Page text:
Please do consider adding a fan. It makes a huge difference.
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post #9 of 13 (permalink) Old 04-10-2012, 04:10 AM Thread Starter
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Long term I do want to keep dart frogs in the tank. However, the main focus of this tank for me is the plants. So I want them to be thriving before I start adding to the tank.

As long as the water level remains below the substrate level then it should be functionally the same as ABG mix, at least in my mind.


Im curious about these fan setups. They are putting computer fans into tanks sitting near 100% humidty.. ? That just seems a little dangerous to me, but Im not an electrician, lol.

Here are some pics of the tank. It looks horrible... Today I removed as much of the slimy fungus tissue as possible and then misted with a 30% isopropyl alcohol solution several times.




The middle of the second picture is a large slick of HC that was completely wiped out by the fungus. The plants look so small and droopy because they have already lost 50% or more of their foliage.
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post #10 of 13 (permalink) Old 04-10-2012, 04:48 PM Thread Starter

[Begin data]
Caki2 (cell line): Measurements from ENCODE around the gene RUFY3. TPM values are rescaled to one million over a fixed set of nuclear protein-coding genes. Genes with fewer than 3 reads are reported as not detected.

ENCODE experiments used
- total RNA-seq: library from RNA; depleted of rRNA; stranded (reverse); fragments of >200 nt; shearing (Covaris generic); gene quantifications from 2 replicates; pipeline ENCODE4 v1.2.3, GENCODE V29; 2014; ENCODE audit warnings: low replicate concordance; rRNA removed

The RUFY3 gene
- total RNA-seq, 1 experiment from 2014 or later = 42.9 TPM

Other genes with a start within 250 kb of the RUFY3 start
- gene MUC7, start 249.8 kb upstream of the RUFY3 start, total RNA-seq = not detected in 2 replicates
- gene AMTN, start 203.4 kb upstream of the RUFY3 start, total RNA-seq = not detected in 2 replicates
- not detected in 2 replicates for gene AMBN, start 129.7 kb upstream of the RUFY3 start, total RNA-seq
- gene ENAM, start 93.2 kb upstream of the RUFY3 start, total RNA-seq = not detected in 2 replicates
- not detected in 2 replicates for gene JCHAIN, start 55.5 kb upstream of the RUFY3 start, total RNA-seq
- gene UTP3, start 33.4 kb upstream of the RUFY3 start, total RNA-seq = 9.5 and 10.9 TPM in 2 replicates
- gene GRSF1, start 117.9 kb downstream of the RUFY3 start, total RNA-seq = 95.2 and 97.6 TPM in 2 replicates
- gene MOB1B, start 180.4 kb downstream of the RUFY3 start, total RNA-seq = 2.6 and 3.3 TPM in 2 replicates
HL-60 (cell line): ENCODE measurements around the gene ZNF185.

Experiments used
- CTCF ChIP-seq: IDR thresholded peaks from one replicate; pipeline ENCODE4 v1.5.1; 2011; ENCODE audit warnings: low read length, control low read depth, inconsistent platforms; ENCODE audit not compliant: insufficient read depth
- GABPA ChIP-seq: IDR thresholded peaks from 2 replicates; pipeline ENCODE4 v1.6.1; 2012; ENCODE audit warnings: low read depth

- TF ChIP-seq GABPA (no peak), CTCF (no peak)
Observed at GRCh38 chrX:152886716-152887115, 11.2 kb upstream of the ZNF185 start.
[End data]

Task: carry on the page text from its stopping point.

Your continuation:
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I ordered the fan and a power adapter. Now I just need to figure out a good way to mount it.
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post #11 of 13 (permalink) Old 04-13-2012, 07:03 PM Thread Starter
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Hmmm, it just keeps getting worse. Now I am wondering if I have too much light because now even my anubias low in the tank seem to be burning???

is 4x18W T5 too much light for a vivarium? I just assumed it would work since it was working great for freshwater planted, but now im thinking its probably too much.
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post #12 of 13 (permalink) Old 04-13-2012, 07:18 PM
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What is under that coco?
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post #13 of 13 (permalink) Old 04-13-2012, 09:32 PM Thread Starter
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Quote:
Originally Posted by hydrophyte View Post
What is under that coco?
Its all polyurethane foam covered with coco/titebondIII. I mistakingly put some top soil in the planter holes, which I think contributed to the rotting/fungus issue because they were not draining (ugh, major noob mistake). I have since punched small holes that allow them to drain and replaced with a peat/sand/soil mixture.